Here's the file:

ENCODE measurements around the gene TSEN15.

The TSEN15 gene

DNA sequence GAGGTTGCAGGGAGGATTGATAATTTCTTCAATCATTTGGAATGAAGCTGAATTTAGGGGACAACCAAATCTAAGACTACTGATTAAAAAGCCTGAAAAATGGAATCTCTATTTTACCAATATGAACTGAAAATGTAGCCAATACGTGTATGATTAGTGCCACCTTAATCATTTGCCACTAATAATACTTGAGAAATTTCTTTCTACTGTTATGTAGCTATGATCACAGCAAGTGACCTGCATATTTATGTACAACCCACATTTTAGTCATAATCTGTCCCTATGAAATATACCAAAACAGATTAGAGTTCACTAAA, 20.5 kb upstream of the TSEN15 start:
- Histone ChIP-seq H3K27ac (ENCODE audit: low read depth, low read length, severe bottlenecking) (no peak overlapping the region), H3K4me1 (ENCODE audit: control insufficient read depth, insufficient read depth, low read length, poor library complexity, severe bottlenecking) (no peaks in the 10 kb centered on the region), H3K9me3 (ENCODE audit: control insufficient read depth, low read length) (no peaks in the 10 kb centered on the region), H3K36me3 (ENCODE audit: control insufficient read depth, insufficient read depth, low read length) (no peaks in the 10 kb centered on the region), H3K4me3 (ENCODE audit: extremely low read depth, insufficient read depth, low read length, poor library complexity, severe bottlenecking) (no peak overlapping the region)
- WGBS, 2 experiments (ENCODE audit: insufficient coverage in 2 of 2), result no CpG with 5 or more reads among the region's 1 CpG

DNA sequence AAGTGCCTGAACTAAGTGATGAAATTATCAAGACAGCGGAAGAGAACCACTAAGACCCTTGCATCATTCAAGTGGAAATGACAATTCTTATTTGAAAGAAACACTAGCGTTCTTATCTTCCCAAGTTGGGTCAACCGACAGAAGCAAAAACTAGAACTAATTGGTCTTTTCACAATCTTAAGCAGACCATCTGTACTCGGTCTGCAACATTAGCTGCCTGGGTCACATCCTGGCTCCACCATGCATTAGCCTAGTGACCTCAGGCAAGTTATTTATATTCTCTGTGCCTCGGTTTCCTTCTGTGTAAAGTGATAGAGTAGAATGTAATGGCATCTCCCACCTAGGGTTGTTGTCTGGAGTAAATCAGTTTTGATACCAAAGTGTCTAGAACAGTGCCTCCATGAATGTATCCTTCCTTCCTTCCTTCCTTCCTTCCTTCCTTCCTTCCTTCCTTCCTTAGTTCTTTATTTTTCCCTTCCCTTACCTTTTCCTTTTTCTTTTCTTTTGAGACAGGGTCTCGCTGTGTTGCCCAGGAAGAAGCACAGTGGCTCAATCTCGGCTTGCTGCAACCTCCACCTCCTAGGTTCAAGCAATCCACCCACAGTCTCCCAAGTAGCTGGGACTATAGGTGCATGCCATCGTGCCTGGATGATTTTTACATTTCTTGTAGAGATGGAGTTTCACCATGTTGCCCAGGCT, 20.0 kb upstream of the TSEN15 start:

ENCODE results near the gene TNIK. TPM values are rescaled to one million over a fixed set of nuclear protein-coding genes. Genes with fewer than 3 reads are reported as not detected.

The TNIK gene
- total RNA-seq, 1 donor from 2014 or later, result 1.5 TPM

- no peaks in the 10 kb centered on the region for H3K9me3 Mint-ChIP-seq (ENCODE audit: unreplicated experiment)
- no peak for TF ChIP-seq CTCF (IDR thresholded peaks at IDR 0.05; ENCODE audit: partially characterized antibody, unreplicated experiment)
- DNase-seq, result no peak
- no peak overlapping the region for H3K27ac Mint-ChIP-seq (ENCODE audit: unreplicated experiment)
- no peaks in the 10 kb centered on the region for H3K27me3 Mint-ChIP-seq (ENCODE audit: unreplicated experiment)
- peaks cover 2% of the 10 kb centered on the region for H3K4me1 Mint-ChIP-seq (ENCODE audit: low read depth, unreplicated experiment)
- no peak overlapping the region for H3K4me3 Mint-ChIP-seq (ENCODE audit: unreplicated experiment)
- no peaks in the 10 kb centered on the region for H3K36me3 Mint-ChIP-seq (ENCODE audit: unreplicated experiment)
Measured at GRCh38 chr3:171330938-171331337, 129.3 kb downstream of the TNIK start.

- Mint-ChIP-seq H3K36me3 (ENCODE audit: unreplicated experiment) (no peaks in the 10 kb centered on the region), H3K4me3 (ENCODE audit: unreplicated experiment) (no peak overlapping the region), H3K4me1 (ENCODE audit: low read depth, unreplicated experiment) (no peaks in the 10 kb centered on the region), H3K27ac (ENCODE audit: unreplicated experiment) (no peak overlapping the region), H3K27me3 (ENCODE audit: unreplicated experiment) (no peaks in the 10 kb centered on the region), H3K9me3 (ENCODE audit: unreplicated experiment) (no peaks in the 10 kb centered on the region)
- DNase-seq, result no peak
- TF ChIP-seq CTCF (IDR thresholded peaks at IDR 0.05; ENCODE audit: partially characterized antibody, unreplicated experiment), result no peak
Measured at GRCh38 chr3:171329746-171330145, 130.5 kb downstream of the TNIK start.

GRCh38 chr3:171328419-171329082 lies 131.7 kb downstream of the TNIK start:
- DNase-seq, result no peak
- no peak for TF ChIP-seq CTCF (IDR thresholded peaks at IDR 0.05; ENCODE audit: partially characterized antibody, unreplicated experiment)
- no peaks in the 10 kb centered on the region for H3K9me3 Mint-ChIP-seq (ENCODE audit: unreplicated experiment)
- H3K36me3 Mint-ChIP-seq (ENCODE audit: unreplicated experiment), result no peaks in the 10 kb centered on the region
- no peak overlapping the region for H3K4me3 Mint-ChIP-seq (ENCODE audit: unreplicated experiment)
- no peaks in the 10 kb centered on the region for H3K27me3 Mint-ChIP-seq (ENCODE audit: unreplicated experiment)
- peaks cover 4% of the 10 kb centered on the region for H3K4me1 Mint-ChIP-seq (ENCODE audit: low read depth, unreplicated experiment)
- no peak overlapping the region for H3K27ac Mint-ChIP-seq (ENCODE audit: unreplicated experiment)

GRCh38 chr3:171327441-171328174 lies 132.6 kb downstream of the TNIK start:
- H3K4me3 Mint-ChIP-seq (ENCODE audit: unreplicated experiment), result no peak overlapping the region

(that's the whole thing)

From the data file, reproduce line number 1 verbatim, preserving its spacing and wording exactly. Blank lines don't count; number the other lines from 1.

ENCODE measurements around the gene TSEN15.